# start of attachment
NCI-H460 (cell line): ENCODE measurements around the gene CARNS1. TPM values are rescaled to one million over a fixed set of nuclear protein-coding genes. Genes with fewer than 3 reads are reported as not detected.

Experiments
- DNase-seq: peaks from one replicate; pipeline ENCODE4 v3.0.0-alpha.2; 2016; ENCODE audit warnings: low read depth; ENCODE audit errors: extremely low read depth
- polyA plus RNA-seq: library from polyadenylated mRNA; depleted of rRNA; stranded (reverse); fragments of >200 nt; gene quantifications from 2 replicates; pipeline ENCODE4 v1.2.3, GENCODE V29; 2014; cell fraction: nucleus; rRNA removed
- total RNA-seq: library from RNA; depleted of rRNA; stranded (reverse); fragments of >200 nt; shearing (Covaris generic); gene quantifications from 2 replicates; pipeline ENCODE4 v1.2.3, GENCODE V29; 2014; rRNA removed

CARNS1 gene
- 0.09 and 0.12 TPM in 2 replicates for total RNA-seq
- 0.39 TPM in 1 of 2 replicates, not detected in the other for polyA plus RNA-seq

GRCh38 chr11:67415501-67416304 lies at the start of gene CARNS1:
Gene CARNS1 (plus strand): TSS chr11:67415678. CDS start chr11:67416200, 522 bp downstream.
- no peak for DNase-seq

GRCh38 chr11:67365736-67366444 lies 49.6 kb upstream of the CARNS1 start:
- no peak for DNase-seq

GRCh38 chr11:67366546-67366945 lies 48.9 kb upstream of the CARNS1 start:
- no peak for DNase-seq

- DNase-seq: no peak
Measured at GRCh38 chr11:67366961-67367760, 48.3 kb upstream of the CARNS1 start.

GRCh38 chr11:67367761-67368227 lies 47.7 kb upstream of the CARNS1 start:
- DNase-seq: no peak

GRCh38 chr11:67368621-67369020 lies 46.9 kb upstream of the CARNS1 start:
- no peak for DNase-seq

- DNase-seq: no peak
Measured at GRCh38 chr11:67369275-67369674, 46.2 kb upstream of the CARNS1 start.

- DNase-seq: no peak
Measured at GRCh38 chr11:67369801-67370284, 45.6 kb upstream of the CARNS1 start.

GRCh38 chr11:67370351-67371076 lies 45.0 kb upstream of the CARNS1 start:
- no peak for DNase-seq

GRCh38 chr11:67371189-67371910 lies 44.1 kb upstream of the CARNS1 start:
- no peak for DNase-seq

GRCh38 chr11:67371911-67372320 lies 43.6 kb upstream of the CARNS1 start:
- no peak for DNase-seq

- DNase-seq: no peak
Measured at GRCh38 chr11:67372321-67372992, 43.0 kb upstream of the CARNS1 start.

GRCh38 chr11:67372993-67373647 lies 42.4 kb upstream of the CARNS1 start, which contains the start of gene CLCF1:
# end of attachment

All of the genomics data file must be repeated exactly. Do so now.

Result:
NCI-H460 (cell line): ENCODE measurements around the gene CARNS1. TPM values are rescaled to one million over a fixed set of nuclear protein-coding genes. Genes with fewer than 3 reads are reported as not detected.

Experiments
- DNase-seq: peaks from one replicate; pipeline ENCODE4 v3.0.0-alpha.2; 2016; ENCODE audit warnings: low read depth; ENCODE audit errors: extremely low read depth
- polyA plus RNA-seq: library from polyadenylated mRNA; depleted of rRNA; stranded (reverse); fragments of >200 nt; gene quantifications from 2 replicates; pipeline ENCODE4 v1.2.3, GENCODE V29; 2014; cell fraction: nucleus; rRNA removed
- total RNA-seq: library from RNA; depleted of rRNA; stranded (reverse); fragments of >200 nt; shearing (Covaris generic); gene quantifications from 2 replicates; pipeline ENCODE4 v1.2.3, GENCODE V29; 2014; rRNA removed

CARNS1 gene
- 0.09 and 0.12 TPM in 2 replicates for total RNA-seq
- 0.39 TPM in 1 of 2 replicates, not detected in the other for polyA plus RNA-seq

GRCh38 chr11:67415501-67416304 lies at the start of gene CARNS1:
Gene CARNS1 (plus strand): TSS chr11:67415678. CDS start chr11:67416200, 522 bp downstream.
- no peak for DNase-seq

GRCh38 chr11:67365736-67366444 lies 49.6 kb upstream of the CARNS1 start:
- no peak for DNase-seq

GRCh38 chr11:67366546-67366945 lies 48.9 kb upstream of the CARNS1 start:
- no peak for DNase-seq

- DNase-seq: no peak
Measured at GRCh38 chr11:67366961-67367760, 48.3 kb upstream of the CARNS1 start.

GRCh38 chr11:67367761-67368227 lies 47.7 kb upstream of the CARNS1 start:
- DNase-seq: no peak

GRCh38 chr11:67368621-67369020 lies 46.9 kb upstream of the CARNS1 start:
- no peak for DNase-seq

- DNase-seq: no peak
Measured at GRCh38 chr11:67369275-67369674, 46.2 kb upstream of the CARNS1 start.

- DNase-seq: no peak
Measured at GRCh38 chr11:67369801-67370284, 45.6 kb upstream of the CARNS1 start.

GRCh38 chr11:67370351-67371076 lies 45.0 kb upstream of the CARNS1 start:
- no peak for DNase-seq

GRCh38 chr11:67371189-67371910 lies 44.1 kb upstream of the CARNS1 start:
- no peak for DNase-seq

GRCh38 chr11:67371911-67372320 lies 43.6 kb upstream of the CARNS1 start:
- no peak for DNase-seq

- DNase-seq: no peak
Measured at GRCh38 chr11:67372321-67372992, 43.0 kb upstream of the CARNS1 start.

GRCh38 chr11:67372993-67373647 lies 42.4 kb upstream of the CARNS1 start, which contains the start of gene CLCF1: